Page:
Postactivation potentiation in a human muscle: effect on the load-velocity relation of tetanic and voluntary shortening contractions

Stéphane Baudry, Jacques Duchateau
2007 Journal of applied physiology  
Baudry S, Duchateau J. Postactivation potentiation in a human muscle: effect on the load-velocity relation of tetanic and voluntary shortening contractions. cently it was demonstrated that postactivation potentiation (PAP), which refers to the enhancement of the muscle twitch torque as a result of a prior conditioning contraction, increased the maximal rate of torque development of tetanic and voluntary isometric contractions (3). In this study, we investigated the effects of PAP and its decay
more » ... ver time on the load-velocity relation. To that purpose, angular velocity of thumb adduction in response to a single electrical stimulus (twitch), a high-frequency train of 15 pulses at 250 Hz (HFT 250), and during ballistic voluntary shortening contractions, performed against loads ranging from 10 to 50% of the maximum torque, were recorded before and after a conditioning 6-s maximal voluntary contraction (MVC). The results showed an increase of the peak angular velocity for the different loads tested after the conditioning MVC (P Ͻ 0.001), but the effect was greatest for the twitch (ϳ182%) compared with the HFT 250 or voluntary contractions (ϳ14% for both contraction types). The maximal potentiation occurred immediately following the conditioning MVC for the twitch, whereas it was reached 1 min later for the tetanic and ballistic voluntary contractions. At that time, the loadvelocity relation was significantly shifted upward, and the maximal power of the muscle was increased (ϳ13%; P Ͻ 0.001). Furthermore, the results also indicated that the effect of PAP on shortening contractions was not related to the modality of muscle activation. In conclusion, the findings suggest a functional significance of PAP in human movements by improving muscle performance of voluntary dynamic contractions. skeletal muscle; contractile properties; muscle power; electrical stimulation Address for reprint requests and other correspondence: J. Duchateau,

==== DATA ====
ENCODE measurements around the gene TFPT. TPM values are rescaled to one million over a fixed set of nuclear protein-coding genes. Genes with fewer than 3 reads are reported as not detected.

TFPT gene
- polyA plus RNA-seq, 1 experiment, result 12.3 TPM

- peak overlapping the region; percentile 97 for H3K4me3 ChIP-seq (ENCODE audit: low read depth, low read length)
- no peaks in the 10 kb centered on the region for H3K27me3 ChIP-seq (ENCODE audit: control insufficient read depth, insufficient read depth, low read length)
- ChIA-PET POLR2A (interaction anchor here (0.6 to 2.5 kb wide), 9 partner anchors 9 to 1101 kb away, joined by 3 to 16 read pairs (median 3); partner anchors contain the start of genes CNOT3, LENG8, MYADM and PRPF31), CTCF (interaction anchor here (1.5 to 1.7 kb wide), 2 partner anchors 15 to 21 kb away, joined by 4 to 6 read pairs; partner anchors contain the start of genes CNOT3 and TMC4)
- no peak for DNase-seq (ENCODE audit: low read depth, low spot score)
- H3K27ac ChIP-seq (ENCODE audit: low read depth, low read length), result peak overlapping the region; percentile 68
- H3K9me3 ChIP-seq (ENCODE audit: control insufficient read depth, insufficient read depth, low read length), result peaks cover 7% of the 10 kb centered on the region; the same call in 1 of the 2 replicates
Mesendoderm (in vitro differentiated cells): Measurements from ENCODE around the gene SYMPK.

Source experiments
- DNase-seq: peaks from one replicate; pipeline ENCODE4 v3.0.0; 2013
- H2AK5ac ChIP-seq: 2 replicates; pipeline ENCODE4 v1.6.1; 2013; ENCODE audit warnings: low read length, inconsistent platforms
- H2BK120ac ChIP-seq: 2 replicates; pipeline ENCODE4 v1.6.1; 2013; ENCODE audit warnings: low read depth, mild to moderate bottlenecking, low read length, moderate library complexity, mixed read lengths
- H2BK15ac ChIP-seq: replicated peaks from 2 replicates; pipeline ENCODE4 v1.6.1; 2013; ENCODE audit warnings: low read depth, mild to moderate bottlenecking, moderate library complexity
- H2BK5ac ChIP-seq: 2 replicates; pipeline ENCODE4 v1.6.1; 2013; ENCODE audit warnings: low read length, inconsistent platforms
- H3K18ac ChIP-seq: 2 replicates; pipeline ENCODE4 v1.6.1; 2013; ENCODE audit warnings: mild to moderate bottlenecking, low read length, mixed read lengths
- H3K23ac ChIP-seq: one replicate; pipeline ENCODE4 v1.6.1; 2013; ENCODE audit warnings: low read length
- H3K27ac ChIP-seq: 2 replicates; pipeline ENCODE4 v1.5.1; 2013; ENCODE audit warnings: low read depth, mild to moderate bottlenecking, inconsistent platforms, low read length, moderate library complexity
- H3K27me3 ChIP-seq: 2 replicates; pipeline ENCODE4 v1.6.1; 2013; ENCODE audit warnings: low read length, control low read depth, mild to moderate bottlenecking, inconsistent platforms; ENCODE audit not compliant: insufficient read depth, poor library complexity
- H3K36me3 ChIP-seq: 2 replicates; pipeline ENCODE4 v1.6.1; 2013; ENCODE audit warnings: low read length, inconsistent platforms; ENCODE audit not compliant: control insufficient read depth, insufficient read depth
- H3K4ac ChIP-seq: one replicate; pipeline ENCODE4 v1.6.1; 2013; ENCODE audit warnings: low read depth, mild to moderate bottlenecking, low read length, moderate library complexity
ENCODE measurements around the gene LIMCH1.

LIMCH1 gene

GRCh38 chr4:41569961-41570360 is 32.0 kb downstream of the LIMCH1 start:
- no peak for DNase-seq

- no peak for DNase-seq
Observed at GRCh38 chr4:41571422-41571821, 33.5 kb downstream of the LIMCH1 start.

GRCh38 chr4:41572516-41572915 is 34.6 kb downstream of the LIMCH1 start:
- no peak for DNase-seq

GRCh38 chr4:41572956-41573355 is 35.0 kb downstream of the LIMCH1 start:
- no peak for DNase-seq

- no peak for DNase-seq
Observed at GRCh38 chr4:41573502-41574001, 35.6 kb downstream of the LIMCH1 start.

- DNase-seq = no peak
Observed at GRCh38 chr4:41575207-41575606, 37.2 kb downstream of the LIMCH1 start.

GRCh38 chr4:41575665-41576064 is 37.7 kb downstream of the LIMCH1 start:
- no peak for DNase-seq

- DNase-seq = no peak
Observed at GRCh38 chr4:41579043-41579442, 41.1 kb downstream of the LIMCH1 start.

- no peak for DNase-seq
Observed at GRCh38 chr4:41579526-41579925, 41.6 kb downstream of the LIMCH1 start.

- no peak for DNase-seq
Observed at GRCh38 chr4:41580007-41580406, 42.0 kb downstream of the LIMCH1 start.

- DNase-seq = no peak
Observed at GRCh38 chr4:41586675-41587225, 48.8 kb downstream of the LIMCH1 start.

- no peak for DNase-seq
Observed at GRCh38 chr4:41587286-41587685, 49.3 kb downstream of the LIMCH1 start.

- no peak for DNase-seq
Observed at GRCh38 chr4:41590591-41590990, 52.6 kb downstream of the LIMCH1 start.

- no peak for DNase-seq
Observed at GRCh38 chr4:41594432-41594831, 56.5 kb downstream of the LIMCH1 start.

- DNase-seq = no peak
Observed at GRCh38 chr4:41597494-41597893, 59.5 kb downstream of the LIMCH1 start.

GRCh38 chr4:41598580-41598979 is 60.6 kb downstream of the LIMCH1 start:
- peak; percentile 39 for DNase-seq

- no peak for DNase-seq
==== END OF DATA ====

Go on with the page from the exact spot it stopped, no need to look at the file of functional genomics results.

doi:10.1152/japplphysiol.00403.2007 pmid:17641222 fatcat:bhhmopnckfhc7lzt3fb32a6jfq